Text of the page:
Barkhausen effect in steels and its dependence on surface condition

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1997-04-15
Authors
Parakka, Anthony
Gupta, H.
Zang, M.
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Jiles, David
Distinguished Professor Emeritus
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Center for Nondestructive Evaluation

The Center for Nondestructive Evaluation at Iowa State has been involved in the use of nondestructive evaluation testing (NDT) technologies to: assess the integrity of a substance, material or structure; assess the criticality of any flaws, and to predict the object’s remaining serviceability. NDT technologies used include ultrasonics and acoustic emissions, electromagnetic technologies, computer tomography, thermal imaging, and others.

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In October of 1985 the CNDE was approved by the State Board of Regents after it had received a grant from the National Science Foundation (NSF) as an Industry/University Cooperative Research Center.

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Abstract

Micromagnetic Barkhausen signals from magnetic materials originate from the discontinuous changes in magnetization under the action of a changing applied magnetic field.Barkhausen emissions that are detected by a sense coil come predominantly from a surface layer. In iron based materials this layer is about 500 μm thick. The Barkhausen signal is affected by changes in material microstructure and the presence of residual stress, since these affect the dynamics of domain wall motion. The selective attenuation of high frequency components of the Barkhausen signal due to eddy currents in electrically conducting materials is used to evaluate changes in material condition at different depths inside the material.Barkhausen measurements on specimens subjected to different thermal treatment during surface conditioning procedures are presented. Also presented for comparison are analysis of the material condition using x-ray diffraction for assessment of residual stress, and microhardness measurements which evaluate the surface microstructure condition. The results show that Barkhausen emissions can be utilized to evaluate changes in the surface condition of materials.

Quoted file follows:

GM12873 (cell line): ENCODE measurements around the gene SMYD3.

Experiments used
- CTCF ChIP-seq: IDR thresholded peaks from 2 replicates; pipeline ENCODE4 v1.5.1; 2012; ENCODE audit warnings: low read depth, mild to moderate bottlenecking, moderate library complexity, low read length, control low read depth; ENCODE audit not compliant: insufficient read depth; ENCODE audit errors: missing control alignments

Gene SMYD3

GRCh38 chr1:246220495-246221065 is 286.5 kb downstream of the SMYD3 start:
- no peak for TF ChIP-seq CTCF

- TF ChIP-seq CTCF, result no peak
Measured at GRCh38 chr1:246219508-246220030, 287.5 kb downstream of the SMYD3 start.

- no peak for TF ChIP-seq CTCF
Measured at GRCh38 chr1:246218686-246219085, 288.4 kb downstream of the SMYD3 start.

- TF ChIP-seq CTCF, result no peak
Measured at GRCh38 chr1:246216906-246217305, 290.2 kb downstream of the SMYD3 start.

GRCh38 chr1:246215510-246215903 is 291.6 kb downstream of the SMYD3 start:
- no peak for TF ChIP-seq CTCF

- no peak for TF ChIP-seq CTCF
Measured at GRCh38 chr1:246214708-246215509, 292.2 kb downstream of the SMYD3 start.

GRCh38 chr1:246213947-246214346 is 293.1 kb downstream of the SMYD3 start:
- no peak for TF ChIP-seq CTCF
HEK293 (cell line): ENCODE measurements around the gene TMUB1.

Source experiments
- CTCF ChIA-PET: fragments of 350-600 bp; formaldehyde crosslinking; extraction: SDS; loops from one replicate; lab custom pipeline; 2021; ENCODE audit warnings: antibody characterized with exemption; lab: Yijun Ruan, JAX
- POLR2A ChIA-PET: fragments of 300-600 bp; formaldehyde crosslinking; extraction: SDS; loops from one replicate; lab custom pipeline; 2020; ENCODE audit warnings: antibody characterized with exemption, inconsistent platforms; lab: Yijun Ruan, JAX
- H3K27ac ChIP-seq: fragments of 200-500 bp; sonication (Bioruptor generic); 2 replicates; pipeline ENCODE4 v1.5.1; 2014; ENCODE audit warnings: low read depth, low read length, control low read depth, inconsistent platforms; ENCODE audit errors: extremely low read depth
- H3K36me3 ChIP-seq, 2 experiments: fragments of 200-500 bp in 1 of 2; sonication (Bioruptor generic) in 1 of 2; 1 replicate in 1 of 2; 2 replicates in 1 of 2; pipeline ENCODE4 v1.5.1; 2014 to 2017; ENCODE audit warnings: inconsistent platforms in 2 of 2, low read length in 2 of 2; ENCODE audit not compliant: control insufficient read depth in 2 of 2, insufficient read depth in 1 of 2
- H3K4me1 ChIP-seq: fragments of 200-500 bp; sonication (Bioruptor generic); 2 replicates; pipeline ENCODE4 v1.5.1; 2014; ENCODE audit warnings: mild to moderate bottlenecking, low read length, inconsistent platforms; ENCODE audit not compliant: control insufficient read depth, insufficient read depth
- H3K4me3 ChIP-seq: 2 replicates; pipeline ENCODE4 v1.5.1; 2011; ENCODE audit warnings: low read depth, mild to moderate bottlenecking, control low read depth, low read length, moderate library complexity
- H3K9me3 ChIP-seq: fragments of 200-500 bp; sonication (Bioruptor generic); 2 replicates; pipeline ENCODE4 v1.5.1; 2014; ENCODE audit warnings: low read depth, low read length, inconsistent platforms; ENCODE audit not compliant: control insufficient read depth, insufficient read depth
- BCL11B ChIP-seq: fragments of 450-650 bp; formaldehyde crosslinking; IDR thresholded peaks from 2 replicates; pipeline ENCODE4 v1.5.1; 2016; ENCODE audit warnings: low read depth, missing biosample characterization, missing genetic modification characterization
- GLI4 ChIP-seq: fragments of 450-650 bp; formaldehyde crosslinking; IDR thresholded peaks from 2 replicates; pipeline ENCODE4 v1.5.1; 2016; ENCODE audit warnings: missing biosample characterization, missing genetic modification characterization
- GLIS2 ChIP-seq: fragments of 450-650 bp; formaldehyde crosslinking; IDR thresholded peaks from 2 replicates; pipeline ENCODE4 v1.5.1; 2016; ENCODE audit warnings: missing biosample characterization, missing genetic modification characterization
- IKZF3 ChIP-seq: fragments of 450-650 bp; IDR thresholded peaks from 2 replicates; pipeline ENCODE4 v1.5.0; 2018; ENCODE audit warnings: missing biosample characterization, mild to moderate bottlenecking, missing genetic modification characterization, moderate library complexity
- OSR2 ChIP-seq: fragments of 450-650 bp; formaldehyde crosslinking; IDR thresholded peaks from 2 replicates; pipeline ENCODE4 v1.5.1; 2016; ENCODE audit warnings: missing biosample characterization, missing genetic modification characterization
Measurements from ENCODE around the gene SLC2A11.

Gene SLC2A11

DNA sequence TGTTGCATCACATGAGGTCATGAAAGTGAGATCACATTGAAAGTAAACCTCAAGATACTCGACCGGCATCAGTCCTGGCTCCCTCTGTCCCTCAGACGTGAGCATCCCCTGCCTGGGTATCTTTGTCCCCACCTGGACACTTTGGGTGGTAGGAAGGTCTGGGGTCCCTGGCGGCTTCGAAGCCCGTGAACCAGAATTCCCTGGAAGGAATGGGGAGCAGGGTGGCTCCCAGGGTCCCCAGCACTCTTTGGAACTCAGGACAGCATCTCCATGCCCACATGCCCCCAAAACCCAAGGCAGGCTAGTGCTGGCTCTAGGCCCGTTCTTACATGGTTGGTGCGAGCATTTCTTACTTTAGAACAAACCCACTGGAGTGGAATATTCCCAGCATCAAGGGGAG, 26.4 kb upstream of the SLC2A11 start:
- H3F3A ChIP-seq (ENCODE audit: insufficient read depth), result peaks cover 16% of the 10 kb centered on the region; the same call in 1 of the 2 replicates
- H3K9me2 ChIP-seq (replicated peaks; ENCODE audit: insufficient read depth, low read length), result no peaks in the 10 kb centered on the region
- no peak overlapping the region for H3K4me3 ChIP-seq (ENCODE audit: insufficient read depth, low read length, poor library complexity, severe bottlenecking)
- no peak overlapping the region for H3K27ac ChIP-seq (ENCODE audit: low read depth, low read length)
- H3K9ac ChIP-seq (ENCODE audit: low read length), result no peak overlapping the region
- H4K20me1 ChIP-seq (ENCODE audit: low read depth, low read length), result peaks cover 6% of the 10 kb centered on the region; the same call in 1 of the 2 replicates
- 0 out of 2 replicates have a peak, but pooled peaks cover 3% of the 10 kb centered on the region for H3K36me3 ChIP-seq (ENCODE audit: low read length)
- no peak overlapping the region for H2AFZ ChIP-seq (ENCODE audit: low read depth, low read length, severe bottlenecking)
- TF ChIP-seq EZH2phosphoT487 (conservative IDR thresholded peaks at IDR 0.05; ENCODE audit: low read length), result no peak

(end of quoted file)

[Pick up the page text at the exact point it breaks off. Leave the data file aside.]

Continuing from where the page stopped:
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The following article appeared in Journal of Applied Physics 81 (1997): 5085 and may be found at http://dx.doi.org/10.1063/1.364516.

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Wed Jan 01 00:00:00 UTC 1997
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